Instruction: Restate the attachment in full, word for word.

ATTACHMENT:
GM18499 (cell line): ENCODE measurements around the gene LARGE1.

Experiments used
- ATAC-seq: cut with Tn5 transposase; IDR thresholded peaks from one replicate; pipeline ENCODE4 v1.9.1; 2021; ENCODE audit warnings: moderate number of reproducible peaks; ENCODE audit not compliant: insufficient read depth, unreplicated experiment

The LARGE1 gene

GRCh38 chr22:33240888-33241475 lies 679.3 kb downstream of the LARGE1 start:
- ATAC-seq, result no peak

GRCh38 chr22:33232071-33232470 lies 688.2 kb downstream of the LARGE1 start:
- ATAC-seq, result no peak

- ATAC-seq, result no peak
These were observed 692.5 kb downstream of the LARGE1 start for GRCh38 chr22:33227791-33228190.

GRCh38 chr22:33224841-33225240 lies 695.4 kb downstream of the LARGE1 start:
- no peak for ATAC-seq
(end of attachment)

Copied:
GM18499 (cell line): ENCODE measurements around the gene LARGE1.

Experiments used
- ATAC-seq: cut with Tn5 transposase; IDR thresholded peaks from one replicate; pipeline ENCODE4 v1.9.1; 2021; ENCODE audit warnings: moderate number of reproducible peaks; ENCODE audit not compliant: insufficient read depth, unreplicated experiment

The LARGE1 gene

GRCh38 chr22:33240888-33241475 lies 679.3 kb downstream of the LARGE1 start:
- ATAC-seq, result no peak

GRCh38 chr22:33232071-33232470 lies 688.2 kb downstream of the LARGE1 start:
- ATAC-seq, result no peak

- ATAC-seq, result no peak
These were observed 692.5 kb downstream of the LARGE1 start for GRCh38 chr22:33227791-33228190.

GRCh38 chr22:33224841-33225240 lies 695.4 kb downstream of the LARGE1 start:
- no peak for ATAC-seq